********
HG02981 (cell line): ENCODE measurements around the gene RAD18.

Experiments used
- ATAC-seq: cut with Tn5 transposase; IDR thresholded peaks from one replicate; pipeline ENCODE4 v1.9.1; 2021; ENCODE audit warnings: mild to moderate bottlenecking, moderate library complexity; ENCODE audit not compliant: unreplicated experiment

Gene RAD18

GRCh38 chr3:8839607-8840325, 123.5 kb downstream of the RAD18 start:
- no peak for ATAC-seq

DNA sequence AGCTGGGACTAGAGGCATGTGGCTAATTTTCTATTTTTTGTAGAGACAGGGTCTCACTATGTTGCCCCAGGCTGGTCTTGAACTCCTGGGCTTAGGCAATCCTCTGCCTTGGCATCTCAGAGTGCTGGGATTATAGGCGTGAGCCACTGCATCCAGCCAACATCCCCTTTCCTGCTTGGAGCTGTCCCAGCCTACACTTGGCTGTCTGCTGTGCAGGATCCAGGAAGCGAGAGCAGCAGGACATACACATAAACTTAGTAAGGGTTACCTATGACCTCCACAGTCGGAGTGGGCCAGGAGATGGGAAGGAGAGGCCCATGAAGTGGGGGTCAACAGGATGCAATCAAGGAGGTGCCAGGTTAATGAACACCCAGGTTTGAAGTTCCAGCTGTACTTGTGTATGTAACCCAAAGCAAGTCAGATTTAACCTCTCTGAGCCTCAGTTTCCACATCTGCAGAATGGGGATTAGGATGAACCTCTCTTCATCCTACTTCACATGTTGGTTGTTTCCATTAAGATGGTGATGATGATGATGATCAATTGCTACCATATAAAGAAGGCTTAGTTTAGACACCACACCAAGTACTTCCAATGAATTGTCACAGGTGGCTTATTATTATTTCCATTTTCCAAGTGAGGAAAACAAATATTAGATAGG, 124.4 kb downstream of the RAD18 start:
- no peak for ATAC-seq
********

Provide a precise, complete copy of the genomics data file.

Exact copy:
HG02981 (cell line): ENCODE measurements around the gene RAD18.

Experiments used
- ATAC-seq: cut with Tn5 transposase; IDR thresholded peaks from one replicate; pipeline ENCODE4 v1.9.1; 2021; ENCODE audit warnings: mild to moderate bottlenecking, moderate library complexity; ENCODE audit not compliant: unreplicated experiment

Gene RAD18

GRCh38 chr3:8839607-8840325, 123.5 kb downstream of the RAD18 start:
- no peak for ATAC-seq

DNA sequence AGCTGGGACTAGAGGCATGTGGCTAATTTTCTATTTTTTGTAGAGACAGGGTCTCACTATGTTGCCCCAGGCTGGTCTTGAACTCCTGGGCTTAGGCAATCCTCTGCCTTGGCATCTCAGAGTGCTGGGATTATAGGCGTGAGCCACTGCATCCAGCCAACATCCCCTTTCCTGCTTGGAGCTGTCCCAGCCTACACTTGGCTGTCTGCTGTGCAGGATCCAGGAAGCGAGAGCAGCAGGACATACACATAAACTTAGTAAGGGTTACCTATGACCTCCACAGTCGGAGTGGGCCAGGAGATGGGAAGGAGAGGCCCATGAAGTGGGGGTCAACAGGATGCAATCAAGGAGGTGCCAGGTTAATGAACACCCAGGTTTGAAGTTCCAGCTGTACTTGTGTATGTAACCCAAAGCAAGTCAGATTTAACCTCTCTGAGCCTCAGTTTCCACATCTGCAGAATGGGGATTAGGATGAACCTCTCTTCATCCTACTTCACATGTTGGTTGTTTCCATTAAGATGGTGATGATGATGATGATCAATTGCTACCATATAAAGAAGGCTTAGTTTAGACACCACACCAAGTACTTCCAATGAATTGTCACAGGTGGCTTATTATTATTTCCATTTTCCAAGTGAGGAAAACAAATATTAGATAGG, 124.4 kb downstream of the RAD18 start:
- no peak for ATAC-seq